Sue Ogrocki, Associated Press
In a town decimated by tragedy, the photos that have brought a nation to its knees are coming to life.
The Cobb family — Steve, LaDonna and 9-year-old Jordan — each gave their first-hand accounts of the EF5-rated tornado as it ripped its way through the town of Moore, Okla.
LaDonna Cobb, who works for the Moore Public School system, threw herself on top of students at Briarwood Elementary School as the tornado, with winds upwards of 200 miles an hour, raged on overhead.
"I was just grabbing onto whatever I could. Once the roof lifted off the building I felt myself being sucked and I knew that if I was taken, then all the little babies underneath me would be gone too, and so I just held on," LaDonna said in the interview with Diane Sawyer. "I held on for dear life until the wall fell on top of me and knocked me out."
In the interview, LaDonna, who has a black eye and a bruised face, expressed her sincere concern for not only her family, but the families of the children at school she had come to love.
Her husband, Steve, is pictured carrying his daughter Jordan away from the demolished school. He too expressed sincere empathy for the children he had to leave behind.
"I just tried to be the best dad that I could at that time, and I wanted (Jordan) to feel like she was safe and that we were all going to be OK," Steve said in the interview. "I wished I could have split myself into two and stayed there and try to kind of help out some of those other kids because I can imagine how they were feeling at that time, when their parents weren’t there, they’re kind of wandering around."
Meanwhile, at the same school, a young first-grade boy named Hezekiah Darbon was photographed in the middle of an emotional hug with one of the first responders, 47-year-old Jim Routon.
But the connection between these two runs deeper than the trauma of the moment.
Hezekiah and Routon are next-door neighbors. In fact, the pair are so close that the 6-year-old gave them nicknames: Big Dog and Little Dog.
When the boy emerged from the rubble, he saw Routon, which Hezekiah said came as a surprise to him.
Routon, who described the scene as chaotic, expressed what the moment the two were reunited meant to him.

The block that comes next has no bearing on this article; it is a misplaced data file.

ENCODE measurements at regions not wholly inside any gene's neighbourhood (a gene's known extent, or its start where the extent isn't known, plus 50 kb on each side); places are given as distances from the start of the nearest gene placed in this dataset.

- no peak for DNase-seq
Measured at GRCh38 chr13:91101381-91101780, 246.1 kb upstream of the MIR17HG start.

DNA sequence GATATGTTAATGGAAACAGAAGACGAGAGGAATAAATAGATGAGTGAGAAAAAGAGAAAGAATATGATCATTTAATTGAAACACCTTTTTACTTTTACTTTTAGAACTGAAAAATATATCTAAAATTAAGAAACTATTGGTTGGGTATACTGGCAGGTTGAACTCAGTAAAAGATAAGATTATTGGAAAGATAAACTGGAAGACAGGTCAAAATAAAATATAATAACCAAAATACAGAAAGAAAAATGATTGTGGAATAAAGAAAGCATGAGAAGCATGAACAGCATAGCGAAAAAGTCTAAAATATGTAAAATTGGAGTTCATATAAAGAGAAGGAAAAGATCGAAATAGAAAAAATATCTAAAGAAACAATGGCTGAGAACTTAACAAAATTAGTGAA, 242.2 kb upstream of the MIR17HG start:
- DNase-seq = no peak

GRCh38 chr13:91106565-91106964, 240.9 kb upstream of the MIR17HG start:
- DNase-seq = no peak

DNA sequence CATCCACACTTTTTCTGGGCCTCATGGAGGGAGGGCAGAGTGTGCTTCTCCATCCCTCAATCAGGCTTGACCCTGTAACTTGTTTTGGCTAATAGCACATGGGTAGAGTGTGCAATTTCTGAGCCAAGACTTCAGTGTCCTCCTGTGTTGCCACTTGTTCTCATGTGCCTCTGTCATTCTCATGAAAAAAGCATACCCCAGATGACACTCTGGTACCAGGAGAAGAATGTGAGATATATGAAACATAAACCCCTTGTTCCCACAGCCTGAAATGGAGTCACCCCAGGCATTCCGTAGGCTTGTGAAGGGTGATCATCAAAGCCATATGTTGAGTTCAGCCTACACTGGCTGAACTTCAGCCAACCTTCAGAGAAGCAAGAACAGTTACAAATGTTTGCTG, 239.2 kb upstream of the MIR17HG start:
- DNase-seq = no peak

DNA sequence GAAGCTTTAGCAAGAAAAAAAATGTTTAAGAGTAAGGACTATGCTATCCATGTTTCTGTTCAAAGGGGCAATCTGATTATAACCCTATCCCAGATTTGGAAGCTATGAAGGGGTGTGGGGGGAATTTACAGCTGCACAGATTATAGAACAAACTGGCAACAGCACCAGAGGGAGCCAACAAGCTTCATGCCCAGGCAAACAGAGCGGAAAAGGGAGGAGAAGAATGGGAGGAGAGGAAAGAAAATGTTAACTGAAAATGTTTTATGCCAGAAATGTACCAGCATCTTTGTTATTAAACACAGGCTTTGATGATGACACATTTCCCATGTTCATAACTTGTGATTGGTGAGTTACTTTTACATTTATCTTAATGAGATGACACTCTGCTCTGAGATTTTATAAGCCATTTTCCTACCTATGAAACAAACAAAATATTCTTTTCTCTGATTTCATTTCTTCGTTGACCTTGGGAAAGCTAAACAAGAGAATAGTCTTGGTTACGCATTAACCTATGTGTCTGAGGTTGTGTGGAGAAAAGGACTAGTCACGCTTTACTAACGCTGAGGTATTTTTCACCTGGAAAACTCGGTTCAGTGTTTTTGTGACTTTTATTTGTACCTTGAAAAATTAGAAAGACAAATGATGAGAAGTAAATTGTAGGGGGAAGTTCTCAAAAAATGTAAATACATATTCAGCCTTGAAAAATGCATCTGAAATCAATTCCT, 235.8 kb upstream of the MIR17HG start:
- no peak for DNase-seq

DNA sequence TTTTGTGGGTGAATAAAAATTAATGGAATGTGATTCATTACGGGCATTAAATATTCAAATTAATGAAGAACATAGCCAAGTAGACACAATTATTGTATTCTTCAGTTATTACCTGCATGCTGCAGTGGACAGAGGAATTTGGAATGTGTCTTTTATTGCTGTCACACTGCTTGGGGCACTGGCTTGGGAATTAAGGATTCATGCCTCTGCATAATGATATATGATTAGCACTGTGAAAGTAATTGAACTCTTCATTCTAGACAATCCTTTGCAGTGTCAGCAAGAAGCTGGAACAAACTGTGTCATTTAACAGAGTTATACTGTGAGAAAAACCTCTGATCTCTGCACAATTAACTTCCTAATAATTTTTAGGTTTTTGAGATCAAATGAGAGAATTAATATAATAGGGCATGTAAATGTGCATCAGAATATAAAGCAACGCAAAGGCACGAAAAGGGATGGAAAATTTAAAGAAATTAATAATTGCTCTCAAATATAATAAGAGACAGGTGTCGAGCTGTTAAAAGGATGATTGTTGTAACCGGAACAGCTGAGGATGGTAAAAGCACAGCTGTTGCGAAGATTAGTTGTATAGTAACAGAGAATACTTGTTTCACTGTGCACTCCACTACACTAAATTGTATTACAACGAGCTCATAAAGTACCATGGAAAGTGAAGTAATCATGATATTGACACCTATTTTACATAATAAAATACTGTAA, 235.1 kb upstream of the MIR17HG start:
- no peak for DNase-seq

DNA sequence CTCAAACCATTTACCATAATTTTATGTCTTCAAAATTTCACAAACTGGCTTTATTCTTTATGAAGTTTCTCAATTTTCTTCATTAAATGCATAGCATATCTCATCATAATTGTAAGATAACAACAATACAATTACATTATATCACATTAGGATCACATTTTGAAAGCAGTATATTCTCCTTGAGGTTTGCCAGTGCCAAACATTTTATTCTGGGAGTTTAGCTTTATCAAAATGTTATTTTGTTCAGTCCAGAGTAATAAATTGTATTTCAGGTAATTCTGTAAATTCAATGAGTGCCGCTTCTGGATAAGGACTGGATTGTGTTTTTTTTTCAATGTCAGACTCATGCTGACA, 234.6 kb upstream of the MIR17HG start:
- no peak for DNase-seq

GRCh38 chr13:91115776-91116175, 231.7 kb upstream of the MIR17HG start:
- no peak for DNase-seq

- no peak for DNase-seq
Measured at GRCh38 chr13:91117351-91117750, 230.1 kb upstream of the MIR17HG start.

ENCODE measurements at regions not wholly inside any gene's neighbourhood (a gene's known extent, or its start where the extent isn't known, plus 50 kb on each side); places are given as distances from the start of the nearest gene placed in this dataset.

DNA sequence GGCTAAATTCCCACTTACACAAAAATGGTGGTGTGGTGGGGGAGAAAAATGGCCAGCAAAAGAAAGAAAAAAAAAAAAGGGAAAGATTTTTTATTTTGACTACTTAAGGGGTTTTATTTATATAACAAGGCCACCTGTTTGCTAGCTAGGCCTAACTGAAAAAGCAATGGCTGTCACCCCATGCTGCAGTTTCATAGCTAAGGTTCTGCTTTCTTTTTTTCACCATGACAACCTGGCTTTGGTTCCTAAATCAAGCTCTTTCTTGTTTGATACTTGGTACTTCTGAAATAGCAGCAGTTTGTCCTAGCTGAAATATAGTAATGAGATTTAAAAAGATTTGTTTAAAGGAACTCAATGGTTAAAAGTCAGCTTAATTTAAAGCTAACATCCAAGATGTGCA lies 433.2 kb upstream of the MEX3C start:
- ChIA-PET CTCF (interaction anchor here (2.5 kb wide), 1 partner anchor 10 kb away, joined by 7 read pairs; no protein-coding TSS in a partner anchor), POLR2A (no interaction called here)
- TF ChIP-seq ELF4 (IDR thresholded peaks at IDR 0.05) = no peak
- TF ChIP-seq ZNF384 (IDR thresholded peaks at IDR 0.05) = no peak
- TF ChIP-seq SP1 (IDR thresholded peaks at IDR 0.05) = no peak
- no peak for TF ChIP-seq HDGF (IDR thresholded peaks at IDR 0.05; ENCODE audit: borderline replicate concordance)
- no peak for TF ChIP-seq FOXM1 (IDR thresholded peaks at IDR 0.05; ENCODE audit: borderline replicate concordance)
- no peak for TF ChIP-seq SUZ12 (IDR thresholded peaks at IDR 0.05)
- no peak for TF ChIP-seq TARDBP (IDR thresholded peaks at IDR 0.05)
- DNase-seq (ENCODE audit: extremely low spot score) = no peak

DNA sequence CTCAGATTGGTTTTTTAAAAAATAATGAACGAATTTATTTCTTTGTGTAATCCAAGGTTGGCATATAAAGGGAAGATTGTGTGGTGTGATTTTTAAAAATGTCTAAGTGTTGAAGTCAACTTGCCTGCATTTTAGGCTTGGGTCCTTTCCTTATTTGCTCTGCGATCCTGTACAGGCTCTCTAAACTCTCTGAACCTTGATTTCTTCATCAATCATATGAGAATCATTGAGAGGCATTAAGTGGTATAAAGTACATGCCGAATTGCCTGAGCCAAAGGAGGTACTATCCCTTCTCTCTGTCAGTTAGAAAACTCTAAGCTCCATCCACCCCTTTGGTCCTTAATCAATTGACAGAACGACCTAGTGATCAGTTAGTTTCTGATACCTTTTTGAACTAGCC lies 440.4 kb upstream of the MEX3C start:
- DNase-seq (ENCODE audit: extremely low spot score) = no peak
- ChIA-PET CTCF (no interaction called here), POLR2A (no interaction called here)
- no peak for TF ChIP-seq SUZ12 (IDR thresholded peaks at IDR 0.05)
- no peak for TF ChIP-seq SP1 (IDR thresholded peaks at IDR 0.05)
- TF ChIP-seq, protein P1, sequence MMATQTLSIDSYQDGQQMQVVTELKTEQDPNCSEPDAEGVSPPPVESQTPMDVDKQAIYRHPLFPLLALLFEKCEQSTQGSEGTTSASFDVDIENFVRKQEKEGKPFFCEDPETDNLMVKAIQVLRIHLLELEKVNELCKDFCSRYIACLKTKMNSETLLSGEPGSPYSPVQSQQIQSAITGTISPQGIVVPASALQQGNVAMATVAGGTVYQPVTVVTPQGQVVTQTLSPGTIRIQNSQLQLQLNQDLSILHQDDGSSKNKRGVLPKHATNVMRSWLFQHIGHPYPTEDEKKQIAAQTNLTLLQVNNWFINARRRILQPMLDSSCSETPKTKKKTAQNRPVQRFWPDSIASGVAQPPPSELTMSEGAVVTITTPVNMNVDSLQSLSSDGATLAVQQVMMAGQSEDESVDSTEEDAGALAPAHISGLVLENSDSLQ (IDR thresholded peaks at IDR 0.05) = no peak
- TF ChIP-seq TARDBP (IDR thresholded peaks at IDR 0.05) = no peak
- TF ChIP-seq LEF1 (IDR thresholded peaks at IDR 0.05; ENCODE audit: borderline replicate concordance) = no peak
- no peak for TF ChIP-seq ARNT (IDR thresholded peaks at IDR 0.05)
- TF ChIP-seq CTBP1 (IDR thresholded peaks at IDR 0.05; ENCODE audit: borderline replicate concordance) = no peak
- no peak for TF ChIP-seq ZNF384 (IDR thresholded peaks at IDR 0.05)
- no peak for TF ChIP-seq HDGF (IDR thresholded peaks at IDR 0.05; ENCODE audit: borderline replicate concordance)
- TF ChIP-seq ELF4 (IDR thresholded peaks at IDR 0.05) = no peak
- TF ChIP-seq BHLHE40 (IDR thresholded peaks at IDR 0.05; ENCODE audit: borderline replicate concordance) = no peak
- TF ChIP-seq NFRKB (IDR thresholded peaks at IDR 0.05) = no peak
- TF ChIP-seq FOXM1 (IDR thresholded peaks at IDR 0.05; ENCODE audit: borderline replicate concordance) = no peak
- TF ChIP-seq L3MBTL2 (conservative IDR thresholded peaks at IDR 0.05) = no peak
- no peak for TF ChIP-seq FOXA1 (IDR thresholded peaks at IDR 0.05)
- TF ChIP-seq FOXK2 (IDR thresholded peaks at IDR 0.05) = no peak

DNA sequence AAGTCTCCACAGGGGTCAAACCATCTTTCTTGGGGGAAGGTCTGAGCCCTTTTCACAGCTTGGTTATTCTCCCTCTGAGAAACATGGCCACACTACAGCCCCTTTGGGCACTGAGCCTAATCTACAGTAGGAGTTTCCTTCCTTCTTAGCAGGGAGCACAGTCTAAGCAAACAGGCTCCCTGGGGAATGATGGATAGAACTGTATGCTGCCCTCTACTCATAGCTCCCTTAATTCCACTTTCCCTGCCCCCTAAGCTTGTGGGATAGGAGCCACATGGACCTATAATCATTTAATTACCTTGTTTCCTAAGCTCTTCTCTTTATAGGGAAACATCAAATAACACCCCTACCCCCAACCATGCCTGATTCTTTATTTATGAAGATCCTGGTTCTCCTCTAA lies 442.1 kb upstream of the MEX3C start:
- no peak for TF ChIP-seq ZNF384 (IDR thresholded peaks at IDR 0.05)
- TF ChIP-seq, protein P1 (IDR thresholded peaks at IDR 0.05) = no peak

“I think I needed that hug as much as he did,” Routon said. “The embrace that we had, it was a very emotional connection.”
Emotions ran high not just for those directly involved, but for photographers capturing the stories as well.
“When I ran to the corner and saw the building, I didn’t even know that it was a school. I had to ask someone,” Ogrocki told ABC. “But that’s where, I think, the best images came from, and they were images of children being saved.”
Ogrocki said that she was able to capture the beauty of humanity, even in spite of a horrific tragedy.
"What I saw through my lens yesterday was kind of like a saving grace, because there was all this destruction here and bad things and people died, but what I got to see was people getting saved,” she said. “And you don’t get to see that very often as a news photographer.”
Ogrocki, who shared her experience firsthand on ABC, said she felt relief every time she saw a child pulled out alive.
Though the great tornado that swept through a town of more than 56,000 claimed the lives of 24, including seven children, Ogrocki said that of the children she saw pulled from the rubble, all were alive.
Emmilie Buchanan is an intern for the Deseret News with Mormon Times. She recently graduated from Brigham Young University-Idaho. Contact her by email: firstname.lastname@example.org or on Twitter: @emmiliebuchanan
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